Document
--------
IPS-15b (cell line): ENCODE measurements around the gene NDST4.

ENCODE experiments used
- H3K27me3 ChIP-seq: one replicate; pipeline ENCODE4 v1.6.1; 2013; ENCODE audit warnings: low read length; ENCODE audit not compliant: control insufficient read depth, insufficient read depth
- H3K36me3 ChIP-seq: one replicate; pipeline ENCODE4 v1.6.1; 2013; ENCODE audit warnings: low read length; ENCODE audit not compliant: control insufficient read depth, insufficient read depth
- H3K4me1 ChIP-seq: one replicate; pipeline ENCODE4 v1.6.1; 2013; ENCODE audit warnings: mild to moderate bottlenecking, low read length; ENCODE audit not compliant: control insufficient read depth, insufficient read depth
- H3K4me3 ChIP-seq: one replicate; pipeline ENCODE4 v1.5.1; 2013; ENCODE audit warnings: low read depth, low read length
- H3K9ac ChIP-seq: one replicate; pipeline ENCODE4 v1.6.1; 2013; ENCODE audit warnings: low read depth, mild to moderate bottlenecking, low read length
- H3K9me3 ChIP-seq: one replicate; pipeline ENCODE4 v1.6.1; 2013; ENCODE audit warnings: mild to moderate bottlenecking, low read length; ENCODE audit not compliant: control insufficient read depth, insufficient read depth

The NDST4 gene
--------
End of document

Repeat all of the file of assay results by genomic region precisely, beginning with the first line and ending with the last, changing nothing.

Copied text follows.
IPS-15b (cell line): ENCODE measurements around the gene NDST4.

ENCODE experiments used
- H3K27me3 ChIP-seq: one replicate; pipeline ENCODE4 v1.6.1; 2013; ENCODE audit warnings: low read length; ENCODE audit not compliant: control insufficient read depth, insufficient read depth
- H3K36me3 ChIP-seq: one replicate; pipeline ENCODE4 v1.6.1; 2013; ENCODE audit warnings: low read length; ENCODE audit not compliant: control insufficient read depth, insufficient read depth
- H3K4me1 ChIP-seq: one replicate; pipeline ENCODE4 v1.6.1; 2013; ENCODE audit warnings: mild to moderate bottlenecking, low read length; ENCODE audit not compliant: control insufficient read depth, insufficient read depth
- H3K4me3 ChIP-seq: one replicate; pipeline ENCODE4 v1.5.1; 2013; ENCODE audit warnings: low read depth, low read length
- H3K9ac ChIP-seq: one replicate; pipeline ENCODE4 v1.6.1; 2013; ENCODE audit warnings: low read depth, mild to moderate bottlenecking, low read length
- H3K9me3 ChIP-seq: one replicate; pipeline ENCODE4 v1.6.1; 2013; ENCODE audit warnings: mild to moderate bottlenecking, low read length; ENCODE audit not compliant: control insufficient read depth, insufficient read depth

The NDST4 gene